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" I sometimes suspect that we're seeing something in the Internet as significant as the birth of cities. It's really something new, it's a new kind of civilization."
- William Gibson

Spacecraft Ejection Seat  
  An ejection seat for spacecraft, to be used in the event of problems during launch.  

This is a relatively early mention of the idea of an ejection seat for a spacecraft.

"Look, Joe! We checked everything last night. We checked it again this morning. I even caught Mike polishing the ejection seats, because there wasn't anything else to make sure of!"

Joe managed a smile. The ejection seats were assuredly the most unlikely of all devices to be useful today. They were supposedly life-saving devices. If the ship came a cropper on take-off, the four of them were supposed to use ejection-seats like those supplied to jet pilots. They would be thrown clear of the ship and ribbon-parachutes might open and might let them land alive. But it wasn't likely. Joe had objected to their presence. If a feather dropped to Earth from a height of 600 miles, it would be falling so fast when it hit the atmosphere that it would heat up and burn to ashes from pure air-friction. It wasn't likely that they could get out of the ship if anything went wrong.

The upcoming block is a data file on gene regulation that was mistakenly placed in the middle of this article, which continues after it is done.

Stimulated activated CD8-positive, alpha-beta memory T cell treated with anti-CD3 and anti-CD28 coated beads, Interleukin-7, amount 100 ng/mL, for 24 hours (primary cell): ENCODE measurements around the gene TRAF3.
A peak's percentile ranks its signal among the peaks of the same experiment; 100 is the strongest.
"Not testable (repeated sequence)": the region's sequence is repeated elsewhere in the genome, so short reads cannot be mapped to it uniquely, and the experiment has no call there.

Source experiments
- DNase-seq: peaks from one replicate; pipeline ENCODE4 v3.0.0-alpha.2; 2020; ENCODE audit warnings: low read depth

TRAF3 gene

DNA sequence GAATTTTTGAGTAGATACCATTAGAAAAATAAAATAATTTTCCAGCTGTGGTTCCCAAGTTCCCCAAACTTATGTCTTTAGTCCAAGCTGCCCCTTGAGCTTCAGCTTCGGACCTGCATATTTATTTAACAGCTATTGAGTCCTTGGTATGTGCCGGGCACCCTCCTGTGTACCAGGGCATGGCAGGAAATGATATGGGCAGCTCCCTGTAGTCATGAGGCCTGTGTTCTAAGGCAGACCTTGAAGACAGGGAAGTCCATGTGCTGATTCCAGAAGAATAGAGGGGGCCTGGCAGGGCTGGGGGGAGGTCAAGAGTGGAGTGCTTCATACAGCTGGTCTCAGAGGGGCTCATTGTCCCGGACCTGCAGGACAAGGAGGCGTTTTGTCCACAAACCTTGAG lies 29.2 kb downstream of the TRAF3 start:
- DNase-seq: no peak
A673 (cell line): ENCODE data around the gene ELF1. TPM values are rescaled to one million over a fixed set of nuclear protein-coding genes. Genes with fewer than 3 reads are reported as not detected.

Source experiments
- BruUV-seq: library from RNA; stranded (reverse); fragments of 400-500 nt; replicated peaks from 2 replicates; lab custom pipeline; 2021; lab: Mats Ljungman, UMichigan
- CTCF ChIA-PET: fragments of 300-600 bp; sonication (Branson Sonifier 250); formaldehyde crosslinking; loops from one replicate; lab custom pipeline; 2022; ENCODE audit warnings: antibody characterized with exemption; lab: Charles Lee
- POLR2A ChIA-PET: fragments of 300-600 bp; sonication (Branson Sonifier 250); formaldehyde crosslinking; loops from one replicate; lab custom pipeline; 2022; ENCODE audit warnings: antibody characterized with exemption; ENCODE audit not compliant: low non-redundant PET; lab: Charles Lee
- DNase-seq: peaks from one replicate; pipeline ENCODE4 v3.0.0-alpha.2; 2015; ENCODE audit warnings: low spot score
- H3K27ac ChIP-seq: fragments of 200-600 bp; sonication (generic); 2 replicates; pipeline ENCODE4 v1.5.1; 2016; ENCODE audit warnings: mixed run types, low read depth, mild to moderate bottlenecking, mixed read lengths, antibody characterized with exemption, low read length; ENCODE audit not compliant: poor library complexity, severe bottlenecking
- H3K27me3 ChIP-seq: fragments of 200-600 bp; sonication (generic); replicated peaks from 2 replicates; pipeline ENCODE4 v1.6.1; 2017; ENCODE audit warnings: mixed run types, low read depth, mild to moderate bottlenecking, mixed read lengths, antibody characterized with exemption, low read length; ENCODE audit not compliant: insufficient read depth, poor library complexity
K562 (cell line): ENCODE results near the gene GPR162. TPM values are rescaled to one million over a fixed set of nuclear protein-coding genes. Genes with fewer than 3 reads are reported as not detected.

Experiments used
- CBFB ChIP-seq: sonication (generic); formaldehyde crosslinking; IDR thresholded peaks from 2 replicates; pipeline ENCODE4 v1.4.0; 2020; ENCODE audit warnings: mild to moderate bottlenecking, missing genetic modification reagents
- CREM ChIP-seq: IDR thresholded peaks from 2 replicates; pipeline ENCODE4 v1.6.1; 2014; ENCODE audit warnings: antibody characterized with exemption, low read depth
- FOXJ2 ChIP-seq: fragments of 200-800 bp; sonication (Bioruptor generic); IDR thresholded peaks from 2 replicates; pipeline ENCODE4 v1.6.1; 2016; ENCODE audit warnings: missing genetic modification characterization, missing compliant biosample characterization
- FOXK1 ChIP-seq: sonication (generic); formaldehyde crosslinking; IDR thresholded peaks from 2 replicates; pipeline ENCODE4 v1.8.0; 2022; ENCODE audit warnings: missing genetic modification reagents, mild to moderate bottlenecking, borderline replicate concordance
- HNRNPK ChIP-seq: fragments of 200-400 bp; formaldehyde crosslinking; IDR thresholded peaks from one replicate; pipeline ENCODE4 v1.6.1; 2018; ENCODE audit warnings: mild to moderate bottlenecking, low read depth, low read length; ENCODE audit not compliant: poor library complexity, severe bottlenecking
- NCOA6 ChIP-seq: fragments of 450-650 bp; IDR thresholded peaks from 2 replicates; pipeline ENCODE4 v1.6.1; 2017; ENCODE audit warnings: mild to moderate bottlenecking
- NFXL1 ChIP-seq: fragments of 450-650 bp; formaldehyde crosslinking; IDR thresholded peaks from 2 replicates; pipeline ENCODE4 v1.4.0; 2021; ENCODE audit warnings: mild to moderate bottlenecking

From Space Tug, by Murray Leinster.
Published by Not known in 1953
Additional resources -

Ejection seats for aircraft were first used in Germany in 1938; they were perfected during the second world war. As far as I know, the only ejection seats formally designed and used in spacecraft were installed in the Soviet Vostok craft and the American Gemini craft. (See a picture of the Vostok spacecraft ejection seat.)

The earliest flights of the Space Shuttle also had installed ejector seats; these were removed to make room for more crew.

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Additional resources:
  More Ideas and Technology from Space Tug
  More Ideas and Technology by Murray Leinster
  Tech news articles related to Space Tug
  Tech news articles related to works by Murray Leinster

Spacecraft Ejection Seat-related news articles:
  - Launch-Abort Motor For NASA: The Next Generation

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